The Good Place opens with a hilariously unrepentant misanthrope named Eleanor Shellstrop, played by Kristen Bell, who arrives in the afterlife following a ridiculous accident. The self-described “dirtbag” meets Michael, a silver-haired dandy in a bow tie, played by a charming Ted Danson. He tells her he is the architect of this neighbourhood in “the Good Place,” the show’s all-inclusive term for heaven, and she made the cut due to her long resumé of good deeds on Earth.

More on Broadview: ‘The Good Place’ and ‘Russian Doll’ are quests for meaning in a secular age

Eleanor deduces there’s been a bureaucratic snafu: she knows she’s a horrible human being. Assuming the amiable Michael is the sort of dim-witted middle manager she manipulated on Earth, she begins scheming to outwit him and avoid relocation to “the Bad Place.” She enlists the help of another recent arrival, Chidi (William Jackson Harper), who was a moral philosophy professor in his previous life. He’s a neurotic bumbler, but he thinks that if he teaches Eleanor a little ethics she might be able to pass as good, or at least good enough to avoid hell. Hijinks ensue.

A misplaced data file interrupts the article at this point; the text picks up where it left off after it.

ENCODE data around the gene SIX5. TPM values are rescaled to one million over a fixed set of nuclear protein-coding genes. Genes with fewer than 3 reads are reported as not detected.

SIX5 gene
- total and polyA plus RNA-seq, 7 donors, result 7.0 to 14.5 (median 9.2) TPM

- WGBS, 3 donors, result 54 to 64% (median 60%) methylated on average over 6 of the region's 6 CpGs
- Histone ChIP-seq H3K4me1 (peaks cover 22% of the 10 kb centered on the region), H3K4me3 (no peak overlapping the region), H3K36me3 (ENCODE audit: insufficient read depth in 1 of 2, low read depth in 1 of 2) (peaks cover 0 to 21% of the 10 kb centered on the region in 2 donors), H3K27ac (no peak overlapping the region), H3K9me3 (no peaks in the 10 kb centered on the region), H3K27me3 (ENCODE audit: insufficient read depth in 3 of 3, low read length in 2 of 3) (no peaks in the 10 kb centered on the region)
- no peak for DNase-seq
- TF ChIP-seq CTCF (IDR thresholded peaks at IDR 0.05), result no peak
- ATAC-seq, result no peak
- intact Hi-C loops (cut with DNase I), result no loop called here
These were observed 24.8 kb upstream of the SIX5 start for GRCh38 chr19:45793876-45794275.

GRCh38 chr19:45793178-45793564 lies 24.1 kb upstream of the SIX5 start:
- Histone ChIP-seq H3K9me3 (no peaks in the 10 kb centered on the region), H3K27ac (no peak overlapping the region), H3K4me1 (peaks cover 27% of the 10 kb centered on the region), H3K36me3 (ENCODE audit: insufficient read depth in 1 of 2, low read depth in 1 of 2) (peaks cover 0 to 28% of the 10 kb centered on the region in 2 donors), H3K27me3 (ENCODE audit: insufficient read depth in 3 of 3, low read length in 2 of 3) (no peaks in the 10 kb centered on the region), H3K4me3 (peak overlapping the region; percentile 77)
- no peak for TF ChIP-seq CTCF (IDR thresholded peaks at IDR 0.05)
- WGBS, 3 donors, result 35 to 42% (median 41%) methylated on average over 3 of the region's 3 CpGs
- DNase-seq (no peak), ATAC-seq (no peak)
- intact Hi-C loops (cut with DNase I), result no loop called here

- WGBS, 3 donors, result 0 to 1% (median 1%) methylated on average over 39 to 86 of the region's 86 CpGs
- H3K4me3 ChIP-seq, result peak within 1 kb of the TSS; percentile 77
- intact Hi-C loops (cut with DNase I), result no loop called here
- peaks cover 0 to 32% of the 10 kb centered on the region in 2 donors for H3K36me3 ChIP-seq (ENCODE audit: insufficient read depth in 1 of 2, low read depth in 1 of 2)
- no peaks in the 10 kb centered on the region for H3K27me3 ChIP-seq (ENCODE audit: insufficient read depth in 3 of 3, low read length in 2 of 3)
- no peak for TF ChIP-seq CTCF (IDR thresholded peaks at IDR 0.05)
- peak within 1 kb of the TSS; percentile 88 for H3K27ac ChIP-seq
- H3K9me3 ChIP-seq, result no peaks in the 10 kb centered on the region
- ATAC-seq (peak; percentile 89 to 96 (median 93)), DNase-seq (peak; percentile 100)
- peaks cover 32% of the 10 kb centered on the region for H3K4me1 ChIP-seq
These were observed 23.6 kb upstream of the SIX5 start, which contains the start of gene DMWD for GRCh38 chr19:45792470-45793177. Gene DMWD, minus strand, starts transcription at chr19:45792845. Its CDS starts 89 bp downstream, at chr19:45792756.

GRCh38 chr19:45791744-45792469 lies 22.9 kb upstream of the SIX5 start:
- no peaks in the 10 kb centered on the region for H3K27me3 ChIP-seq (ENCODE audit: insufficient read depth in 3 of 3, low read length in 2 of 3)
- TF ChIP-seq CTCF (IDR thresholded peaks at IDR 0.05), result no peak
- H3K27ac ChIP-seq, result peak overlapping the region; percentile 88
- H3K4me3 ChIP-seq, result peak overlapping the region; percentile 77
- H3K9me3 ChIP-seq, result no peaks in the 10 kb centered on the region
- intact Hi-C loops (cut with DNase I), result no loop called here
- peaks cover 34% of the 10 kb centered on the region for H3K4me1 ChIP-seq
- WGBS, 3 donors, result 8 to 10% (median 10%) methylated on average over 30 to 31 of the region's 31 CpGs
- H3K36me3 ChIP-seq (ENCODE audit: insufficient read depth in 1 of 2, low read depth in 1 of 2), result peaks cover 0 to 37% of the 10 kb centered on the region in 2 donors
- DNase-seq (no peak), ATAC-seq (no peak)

Eleanor and Chidi are joined by a narcissistic socialite and a petty criminal, and these four soon discover that Michael is really a demon who designed this artificial reality so they could torture each other just by being themselves.

The charm of the sitcom, aside from the clever writing, is watching these natural enemies become allies and then unlikely friends. By every measure — from race and class to education and intelligence — the four heroes are natural combatants in the culture wars. But as the satire progresses and the characters’ backstories are revealed, it becomes easier for them (and us) to feel compassion for this motley crew.